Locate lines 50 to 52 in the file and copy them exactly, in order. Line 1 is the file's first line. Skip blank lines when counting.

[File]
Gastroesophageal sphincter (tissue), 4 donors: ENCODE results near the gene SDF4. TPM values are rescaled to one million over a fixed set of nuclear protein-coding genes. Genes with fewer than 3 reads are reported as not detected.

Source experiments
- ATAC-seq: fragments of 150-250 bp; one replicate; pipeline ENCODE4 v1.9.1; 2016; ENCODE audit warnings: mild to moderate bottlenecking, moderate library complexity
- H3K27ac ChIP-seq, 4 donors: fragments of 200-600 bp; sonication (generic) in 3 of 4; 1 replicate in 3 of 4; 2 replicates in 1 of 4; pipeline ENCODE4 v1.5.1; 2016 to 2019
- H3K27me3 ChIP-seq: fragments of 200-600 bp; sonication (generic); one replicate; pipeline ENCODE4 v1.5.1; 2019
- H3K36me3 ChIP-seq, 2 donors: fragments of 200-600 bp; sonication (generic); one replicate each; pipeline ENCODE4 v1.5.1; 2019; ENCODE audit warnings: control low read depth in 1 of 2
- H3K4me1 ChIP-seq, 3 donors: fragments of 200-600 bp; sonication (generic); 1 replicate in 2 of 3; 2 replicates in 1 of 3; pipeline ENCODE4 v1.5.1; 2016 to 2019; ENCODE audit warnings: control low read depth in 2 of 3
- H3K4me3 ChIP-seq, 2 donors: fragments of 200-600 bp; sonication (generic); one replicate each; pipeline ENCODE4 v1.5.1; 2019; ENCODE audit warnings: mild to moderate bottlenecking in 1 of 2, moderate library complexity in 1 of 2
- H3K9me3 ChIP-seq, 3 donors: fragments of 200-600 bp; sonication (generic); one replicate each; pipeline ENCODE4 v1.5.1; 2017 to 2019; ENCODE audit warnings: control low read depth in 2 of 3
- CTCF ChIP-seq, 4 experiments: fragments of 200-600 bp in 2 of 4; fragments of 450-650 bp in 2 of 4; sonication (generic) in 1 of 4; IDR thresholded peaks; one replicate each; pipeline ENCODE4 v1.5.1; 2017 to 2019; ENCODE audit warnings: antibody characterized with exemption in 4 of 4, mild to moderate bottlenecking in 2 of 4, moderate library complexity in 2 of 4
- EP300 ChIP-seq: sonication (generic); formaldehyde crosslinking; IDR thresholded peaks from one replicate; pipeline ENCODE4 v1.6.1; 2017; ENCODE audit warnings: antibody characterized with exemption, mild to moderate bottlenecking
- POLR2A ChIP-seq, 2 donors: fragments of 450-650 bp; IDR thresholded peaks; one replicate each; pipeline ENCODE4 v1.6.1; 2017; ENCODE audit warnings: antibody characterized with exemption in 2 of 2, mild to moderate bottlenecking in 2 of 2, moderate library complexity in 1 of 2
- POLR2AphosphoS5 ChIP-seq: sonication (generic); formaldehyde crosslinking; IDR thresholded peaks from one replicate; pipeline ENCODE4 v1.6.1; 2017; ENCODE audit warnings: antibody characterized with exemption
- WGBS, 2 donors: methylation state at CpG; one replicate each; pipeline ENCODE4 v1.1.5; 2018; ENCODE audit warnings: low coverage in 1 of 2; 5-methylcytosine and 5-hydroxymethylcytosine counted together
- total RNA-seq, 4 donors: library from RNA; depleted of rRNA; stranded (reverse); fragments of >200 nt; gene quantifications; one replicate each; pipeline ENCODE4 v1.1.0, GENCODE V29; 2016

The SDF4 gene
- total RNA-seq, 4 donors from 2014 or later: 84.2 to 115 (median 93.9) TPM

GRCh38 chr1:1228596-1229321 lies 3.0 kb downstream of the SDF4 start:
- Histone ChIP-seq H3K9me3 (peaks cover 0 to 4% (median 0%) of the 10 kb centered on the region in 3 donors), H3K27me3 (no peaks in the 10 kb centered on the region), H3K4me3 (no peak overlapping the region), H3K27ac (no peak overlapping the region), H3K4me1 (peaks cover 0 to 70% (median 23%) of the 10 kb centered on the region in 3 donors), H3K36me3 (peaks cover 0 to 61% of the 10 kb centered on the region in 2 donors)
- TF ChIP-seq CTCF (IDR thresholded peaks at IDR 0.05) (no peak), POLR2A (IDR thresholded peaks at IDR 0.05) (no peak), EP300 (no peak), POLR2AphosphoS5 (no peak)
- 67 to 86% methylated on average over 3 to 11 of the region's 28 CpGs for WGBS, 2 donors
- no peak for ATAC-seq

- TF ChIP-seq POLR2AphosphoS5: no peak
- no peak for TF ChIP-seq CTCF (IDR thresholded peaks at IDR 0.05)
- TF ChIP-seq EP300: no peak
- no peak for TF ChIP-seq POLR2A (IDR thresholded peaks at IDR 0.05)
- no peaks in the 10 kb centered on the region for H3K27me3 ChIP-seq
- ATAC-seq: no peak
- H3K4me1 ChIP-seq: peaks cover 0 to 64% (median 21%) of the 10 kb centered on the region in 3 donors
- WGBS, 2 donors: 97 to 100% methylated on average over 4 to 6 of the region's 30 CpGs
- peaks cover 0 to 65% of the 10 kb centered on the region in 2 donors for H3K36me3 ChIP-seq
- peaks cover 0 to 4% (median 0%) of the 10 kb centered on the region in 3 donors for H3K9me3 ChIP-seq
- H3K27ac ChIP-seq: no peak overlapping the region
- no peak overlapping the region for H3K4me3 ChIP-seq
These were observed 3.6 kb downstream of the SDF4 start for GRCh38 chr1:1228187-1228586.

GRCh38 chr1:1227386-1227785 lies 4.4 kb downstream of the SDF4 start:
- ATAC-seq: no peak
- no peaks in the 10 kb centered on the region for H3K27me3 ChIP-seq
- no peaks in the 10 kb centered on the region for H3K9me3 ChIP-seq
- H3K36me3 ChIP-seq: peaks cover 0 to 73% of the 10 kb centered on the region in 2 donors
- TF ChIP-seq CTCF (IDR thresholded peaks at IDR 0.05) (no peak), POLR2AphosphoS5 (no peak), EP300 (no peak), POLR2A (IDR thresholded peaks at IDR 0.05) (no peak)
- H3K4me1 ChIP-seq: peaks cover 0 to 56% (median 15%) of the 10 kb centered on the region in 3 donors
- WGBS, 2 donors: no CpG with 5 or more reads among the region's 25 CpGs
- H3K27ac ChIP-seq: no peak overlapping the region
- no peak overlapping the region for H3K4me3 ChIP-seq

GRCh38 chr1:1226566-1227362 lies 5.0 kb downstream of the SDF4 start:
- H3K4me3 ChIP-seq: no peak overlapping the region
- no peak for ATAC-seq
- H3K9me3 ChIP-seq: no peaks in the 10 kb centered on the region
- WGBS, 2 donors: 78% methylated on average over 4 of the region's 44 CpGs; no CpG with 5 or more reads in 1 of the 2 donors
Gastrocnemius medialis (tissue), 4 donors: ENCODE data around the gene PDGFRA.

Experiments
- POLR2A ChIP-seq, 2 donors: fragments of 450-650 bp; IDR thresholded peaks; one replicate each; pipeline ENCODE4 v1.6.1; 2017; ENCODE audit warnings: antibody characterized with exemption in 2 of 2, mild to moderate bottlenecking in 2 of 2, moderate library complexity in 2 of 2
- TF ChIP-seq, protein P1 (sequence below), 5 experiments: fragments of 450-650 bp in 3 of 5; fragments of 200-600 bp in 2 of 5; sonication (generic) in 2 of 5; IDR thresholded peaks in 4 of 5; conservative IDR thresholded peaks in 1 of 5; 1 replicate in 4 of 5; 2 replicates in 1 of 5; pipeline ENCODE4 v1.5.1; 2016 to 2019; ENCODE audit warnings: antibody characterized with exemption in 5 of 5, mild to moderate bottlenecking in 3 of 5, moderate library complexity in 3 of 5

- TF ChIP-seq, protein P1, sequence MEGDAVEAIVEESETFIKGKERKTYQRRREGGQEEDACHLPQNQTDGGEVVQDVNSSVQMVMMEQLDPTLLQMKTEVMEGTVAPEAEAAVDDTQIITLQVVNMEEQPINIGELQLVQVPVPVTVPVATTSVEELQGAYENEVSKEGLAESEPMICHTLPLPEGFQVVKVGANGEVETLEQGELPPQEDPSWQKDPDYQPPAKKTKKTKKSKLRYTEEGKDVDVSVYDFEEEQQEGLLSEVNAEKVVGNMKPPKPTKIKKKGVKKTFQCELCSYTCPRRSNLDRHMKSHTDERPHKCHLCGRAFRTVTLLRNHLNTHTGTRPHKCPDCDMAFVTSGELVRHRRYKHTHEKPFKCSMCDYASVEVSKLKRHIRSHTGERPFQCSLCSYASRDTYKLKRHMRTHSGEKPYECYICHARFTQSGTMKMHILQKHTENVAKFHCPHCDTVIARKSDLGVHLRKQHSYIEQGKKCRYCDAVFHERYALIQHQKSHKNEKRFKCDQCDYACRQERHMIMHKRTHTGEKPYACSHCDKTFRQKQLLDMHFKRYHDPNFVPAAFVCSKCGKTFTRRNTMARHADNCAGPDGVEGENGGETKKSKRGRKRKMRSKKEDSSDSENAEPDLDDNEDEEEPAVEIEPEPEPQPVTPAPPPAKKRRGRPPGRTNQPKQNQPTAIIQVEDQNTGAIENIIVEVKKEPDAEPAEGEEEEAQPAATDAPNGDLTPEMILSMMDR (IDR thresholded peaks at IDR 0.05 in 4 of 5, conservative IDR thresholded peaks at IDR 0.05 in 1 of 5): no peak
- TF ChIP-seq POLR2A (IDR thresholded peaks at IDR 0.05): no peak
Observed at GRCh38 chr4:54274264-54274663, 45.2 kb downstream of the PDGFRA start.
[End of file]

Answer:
- WGBS, 2 donors: 78% methylated on average over 4 of the region's 44 CpGs; no CpG with 5 or more reads in 1 of the 2 donors
Gastrocnemius medialis (tissue), 4 donors: ENCODE data around the gene PDGFRA.

Experiments